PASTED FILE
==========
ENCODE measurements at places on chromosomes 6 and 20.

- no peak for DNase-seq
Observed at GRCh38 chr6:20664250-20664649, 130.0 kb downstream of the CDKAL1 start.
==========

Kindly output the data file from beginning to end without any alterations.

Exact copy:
ENCODE measurements at places on chromosomes 6 and 20.

- no peak for DNase-seq
Observed at GRCh38 chr6:20664250-20664649, 130.0 kb downstream of the CDKAL1 start.